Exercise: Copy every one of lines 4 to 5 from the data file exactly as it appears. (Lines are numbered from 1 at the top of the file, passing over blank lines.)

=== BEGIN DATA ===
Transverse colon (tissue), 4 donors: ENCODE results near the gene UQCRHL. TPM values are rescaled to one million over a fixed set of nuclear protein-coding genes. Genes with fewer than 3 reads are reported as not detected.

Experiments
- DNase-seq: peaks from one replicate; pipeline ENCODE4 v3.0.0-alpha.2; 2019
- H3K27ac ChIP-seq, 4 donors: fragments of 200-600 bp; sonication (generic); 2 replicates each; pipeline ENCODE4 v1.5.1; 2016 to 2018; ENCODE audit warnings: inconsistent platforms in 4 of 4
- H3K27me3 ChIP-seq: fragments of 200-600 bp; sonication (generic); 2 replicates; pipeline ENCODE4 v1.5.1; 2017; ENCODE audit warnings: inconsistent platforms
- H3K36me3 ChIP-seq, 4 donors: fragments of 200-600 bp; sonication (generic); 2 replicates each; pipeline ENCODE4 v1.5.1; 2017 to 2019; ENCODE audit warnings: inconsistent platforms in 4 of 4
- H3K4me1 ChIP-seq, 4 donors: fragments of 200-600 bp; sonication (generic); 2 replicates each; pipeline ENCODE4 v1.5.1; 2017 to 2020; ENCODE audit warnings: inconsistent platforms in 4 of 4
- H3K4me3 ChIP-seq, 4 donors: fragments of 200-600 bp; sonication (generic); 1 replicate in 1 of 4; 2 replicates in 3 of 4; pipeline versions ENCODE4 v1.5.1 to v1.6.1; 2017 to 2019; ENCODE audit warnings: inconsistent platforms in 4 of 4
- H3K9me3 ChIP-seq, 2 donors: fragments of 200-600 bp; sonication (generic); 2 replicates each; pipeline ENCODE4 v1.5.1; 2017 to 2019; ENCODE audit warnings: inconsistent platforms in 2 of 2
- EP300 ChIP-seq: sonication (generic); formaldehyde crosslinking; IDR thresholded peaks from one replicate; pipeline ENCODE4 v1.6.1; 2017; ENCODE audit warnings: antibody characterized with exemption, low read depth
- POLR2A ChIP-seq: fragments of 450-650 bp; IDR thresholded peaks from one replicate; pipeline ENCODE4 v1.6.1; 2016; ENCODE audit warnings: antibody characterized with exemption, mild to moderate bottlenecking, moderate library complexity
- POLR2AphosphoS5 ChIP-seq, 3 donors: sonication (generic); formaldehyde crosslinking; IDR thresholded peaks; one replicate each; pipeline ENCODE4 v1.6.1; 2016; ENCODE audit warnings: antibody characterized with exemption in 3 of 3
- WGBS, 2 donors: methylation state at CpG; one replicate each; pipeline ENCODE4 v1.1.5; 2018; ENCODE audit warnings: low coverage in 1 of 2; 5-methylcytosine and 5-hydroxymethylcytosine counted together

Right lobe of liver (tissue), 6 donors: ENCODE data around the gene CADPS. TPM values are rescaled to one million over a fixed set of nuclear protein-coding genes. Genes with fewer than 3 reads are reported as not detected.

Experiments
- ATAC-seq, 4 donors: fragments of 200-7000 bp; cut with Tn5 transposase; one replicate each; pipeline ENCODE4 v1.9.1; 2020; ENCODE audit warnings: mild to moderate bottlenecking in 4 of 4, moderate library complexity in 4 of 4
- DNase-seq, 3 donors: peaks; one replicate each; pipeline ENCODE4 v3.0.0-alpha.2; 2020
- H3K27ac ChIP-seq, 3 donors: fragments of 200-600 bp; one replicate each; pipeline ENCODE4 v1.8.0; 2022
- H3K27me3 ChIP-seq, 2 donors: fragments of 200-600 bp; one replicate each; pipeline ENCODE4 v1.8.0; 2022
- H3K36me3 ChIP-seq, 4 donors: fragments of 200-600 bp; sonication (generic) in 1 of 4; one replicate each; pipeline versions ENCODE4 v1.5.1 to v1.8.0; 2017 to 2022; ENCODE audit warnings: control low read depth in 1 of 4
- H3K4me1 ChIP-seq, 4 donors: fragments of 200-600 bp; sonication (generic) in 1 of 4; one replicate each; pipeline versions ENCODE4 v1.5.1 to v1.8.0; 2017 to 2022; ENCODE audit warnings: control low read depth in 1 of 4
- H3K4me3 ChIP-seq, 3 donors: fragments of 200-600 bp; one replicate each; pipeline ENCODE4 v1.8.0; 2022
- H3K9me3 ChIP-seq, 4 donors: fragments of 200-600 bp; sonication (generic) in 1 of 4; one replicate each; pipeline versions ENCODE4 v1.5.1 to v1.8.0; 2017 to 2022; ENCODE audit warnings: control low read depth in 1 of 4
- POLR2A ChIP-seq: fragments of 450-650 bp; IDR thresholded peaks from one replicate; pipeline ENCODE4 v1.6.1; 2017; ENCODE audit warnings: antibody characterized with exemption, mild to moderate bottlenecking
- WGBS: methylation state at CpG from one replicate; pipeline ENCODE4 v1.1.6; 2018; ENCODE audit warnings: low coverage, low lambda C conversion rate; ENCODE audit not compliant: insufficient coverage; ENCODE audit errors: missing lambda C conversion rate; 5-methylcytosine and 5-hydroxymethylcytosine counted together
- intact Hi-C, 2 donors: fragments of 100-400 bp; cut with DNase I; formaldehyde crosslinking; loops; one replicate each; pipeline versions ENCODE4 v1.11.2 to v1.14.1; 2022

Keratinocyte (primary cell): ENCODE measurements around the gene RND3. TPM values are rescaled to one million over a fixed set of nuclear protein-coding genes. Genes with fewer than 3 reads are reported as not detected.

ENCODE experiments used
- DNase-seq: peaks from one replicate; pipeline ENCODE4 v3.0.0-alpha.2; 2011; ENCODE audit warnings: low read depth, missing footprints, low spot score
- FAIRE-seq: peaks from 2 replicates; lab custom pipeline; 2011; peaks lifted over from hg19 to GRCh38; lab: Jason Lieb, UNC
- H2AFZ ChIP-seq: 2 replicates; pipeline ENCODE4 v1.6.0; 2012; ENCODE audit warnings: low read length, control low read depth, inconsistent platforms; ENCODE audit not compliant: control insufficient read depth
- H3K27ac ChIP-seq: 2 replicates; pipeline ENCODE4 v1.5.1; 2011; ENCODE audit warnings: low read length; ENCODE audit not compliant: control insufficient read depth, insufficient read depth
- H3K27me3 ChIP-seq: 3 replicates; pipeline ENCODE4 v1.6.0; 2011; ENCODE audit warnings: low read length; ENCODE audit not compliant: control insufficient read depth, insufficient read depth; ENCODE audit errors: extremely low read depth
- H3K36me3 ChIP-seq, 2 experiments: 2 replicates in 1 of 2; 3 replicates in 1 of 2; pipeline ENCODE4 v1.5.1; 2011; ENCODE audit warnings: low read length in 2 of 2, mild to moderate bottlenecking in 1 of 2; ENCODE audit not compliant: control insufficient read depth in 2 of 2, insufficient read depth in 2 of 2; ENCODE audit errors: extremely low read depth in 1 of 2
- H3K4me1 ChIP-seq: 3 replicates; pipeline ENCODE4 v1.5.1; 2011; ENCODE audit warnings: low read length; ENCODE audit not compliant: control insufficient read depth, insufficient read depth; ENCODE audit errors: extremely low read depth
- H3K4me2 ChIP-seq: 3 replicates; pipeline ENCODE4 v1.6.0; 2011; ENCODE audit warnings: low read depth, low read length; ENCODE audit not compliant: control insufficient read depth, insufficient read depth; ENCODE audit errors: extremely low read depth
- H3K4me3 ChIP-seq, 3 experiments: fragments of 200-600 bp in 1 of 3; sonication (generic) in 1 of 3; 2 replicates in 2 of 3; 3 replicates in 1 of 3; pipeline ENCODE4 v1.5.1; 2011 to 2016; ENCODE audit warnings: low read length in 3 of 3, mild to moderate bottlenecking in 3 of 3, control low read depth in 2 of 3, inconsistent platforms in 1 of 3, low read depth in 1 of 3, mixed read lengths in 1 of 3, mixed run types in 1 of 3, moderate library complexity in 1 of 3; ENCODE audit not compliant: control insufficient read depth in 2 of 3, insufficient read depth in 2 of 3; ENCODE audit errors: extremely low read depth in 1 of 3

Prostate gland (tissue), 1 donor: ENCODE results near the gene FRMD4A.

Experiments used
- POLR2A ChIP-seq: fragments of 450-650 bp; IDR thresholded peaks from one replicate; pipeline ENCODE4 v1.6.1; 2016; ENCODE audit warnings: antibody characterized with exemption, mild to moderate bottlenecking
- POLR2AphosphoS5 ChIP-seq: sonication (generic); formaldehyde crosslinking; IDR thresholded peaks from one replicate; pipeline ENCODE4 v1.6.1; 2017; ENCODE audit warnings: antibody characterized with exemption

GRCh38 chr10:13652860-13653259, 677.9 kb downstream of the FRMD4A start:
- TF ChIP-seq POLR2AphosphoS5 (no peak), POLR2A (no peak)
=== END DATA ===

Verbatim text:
- H3K27ac ChIP-seq, 4 donors: fragments of 200-600 bp; sonication (generic); 2 replicates each; pipeline ENCODE4 v1.5.1; 2016 to 2018; ENCODE audit warnings: inconsistent platforms in 4 of 4
- H3K27me3 ChIP-seq: fragments of 200-600 bp; sonication (generic); 2 replicates; pipeline ENCODE4 v1.5.1; 2017; ENCODE audit warnings: inconsistent platforms